February 12, 2012 in Nation/World

Whitney Houston dies in L.A. hotel

Singer’s life became a cautionary tale
Nekesa Mumbi Moody Associated Press
 
Associated Press photo

Whitney Houston performs on “Good Morning America” in 2009.
(Full-size photo)

LOS ANGELES – Whitney Houston, who ruled as pop music’s queen until her majestic voice was ravaged by drug use and her regal image was ruined by erratic behavior and a tumultuous marriage to singer Bobby Brown, died Saturday. She was 48.

Beverly Hills police Lt. Mark Rosen told reporters outside the Beverly Hilton that Houston was pronounced dead at 3:55 p.m. in her room on the fourth floor of the hotel. Her body remained there and Beverly Hills detectives were investigating.

“There were no obvious signs of any criminal intent,” Rosen said.

Houston’s publicist, Kristen Foster, said the cause of death was unknown.

Houston’s end came on the eve of music’s biggest night – the Grammy Awards. It’s a showcase where she once reigned, and her death was sure to cast a heavy pall on today’s ceremony.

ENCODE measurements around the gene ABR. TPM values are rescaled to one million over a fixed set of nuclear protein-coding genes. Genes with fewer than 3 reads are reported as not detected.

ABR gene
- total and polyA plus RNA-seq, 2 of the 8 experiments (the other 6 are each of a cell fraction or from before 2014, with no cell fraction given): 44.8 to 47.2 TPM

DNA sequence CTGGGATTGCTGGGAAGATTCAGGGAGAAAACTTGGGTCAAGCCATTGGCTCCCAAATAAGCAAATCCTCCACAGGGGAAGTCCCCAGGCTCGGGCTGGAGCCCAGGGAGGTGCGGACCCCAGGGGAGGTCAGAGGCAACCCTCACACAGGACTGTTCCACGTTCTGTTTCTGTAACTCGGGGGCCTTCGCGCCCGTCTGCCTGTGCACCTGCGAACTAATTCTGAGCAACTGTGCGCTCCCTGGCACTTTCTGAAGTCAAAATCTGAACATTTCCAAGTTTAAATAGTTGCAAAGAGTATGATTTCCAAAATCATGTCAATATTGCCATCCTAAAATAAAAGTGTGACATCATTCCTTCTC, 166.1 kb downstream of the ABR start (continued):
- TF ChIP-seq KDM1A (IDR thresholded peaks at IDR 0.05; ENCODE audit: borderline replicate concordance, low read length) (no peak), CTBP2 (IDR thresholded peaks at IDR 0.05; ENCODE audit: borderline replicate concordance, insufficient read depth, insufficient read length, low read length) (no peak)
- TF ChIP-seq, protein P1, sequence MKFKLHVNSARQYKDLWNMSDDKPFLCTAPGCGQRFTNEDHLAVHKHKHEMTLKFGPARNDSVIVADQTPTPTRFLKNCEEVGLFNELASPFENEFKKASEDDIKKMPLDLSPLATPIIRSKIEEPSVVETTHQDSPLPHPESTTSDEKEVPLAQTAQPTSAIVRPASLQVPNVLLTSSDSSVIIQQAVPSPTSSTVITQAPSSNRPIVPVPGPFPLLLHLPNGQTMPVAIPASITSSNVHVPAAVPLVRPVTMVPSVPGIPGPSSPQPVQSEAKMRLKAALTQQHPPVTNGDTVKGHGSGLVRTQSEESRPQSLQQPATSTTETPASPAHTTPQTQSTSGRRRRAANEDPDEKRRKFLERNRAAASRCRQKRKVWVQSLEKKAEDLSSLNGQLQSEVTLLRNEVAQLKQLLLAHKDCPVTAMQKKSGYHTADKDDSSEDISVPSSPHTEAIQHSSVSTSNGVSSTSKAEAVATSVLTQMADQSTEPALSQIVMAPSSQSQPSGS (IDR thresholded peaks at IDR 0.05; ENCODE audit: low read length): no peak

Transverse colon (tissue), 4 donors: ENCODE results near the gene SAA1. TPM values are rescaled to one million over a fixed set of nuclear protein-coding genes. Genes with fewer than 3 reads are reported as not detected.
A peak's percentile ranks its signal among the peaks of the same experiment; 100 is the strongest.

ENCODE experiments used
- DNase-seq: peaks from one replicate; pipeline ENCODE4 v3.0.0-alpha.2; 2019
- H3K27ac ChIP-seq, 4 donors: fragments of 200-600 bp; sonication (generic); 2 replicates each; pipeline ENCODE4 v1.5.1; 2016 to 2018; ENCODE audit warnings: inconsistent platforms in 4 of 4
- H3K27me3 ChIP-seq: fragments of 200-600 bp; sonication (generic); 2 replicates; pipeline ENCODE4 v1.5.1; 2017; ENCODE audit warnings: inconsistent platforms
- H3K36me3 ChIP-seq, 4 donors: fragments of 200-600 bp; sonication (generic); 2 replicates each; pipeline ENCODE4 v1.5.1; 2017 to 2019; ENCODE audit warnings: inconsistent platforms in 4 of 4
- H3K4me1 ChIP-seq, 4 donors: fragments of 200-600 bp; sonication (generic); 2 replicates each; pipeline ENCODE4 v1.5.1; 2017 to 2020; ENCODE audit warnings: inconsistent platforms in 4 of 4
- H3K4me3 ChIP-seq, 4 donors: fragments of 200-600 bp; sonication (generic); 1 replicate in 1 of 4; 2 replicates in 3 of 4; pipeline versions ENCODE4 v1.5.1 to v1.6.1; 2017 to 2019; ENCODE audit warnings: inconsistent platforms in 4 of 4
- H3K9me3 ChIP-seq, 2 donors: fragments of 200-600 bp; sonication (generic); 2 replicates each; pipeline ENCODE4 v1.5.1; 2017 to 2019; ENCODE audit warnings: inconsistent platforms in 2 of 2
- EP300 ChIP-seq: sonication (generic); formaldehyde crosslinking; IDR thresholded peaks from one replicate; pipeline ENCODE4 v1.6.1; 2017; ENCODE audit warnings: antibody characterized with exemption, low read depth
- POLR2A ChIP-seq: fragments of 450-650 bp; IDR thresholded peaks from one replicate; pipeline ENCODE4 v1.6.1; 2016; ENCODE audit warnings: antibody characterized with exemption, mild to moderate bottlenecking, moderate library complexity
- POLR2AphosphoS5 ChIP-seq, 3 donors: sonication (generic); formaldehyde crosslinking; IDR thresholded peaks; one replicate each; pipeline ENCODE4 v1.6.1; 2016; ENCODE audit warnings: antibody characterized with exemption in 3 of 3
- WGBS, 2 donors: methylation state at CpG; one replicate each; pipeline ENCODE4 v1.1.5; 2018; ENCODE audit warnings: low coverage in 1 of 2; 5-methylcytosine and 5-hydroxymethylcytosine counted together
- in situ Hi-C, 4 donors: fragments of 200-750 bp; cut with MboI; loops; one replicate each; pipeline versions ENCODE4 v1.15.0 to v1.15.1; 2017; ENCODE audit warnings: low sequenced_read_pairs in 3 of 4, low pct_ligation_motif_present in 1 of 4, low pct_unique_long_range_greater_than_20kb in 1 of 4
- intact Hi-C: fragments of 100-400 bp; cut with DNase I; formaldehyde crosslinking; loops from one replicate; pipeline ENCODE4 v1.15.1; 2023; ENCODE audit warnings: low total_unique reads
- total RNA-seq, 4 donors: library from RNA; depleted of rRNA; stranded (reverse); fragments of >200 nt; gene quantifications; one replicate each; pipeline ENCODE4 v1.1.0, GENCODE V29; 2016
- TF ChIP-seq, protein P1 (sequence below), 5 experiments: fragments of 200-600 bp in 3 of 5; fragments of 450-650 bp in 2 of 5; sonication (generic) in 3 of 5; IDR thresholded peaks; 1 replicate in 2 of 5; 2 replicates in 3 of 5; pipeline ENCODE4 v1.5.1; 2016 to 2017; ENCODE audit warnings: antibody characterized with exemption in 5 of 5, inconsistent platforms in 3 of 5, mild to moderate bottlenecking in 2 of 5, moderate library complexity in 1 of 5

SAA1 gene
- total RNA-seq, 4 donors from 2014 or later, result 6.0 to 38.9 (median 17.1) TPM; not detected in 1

Houston had been at rehearsals for the show Thursday, coaching singers Brandy and Monica, according to a person who was at the event. The person said Houston looked disheveled and was sweating profusely, and liquor and cigarettes could be smelled on her breath.

At her peak, Houston was the golden girl of the music industry. From the middle 1980s to the late 1990s, she was one of the world’s best-selling artists. She wowed audiences with effortless, powerful and peerless vocals that were rooted in the black church but made palatable to the masses with a pop sheen.

Her success carried her beyond music to movies, where she starred in hits like “The Bodyguard” and “Waiting to Exhale.”

But by the end of her career, Houston became a stunning cautionary tale of the toll of drug use. Her album sales plummeted and the hits stopped coming; her once serene image was shattered by a wild demeanor and bizarre public appearances. She confessed to abusing cocaine, marijuana and pills, and her once pristine voice became raspy and hoarse.

“The biggest devil is me. I’m either my best friend or my worst enemy,” Houston told ABC’s Diane Sawyer in an infamous 2002 interview with then-husband Brown by her side.

It was a tragic fall for a superstar who was one of the top-selling artists in pop music history, with more than 55 million records sold in the United States alone.

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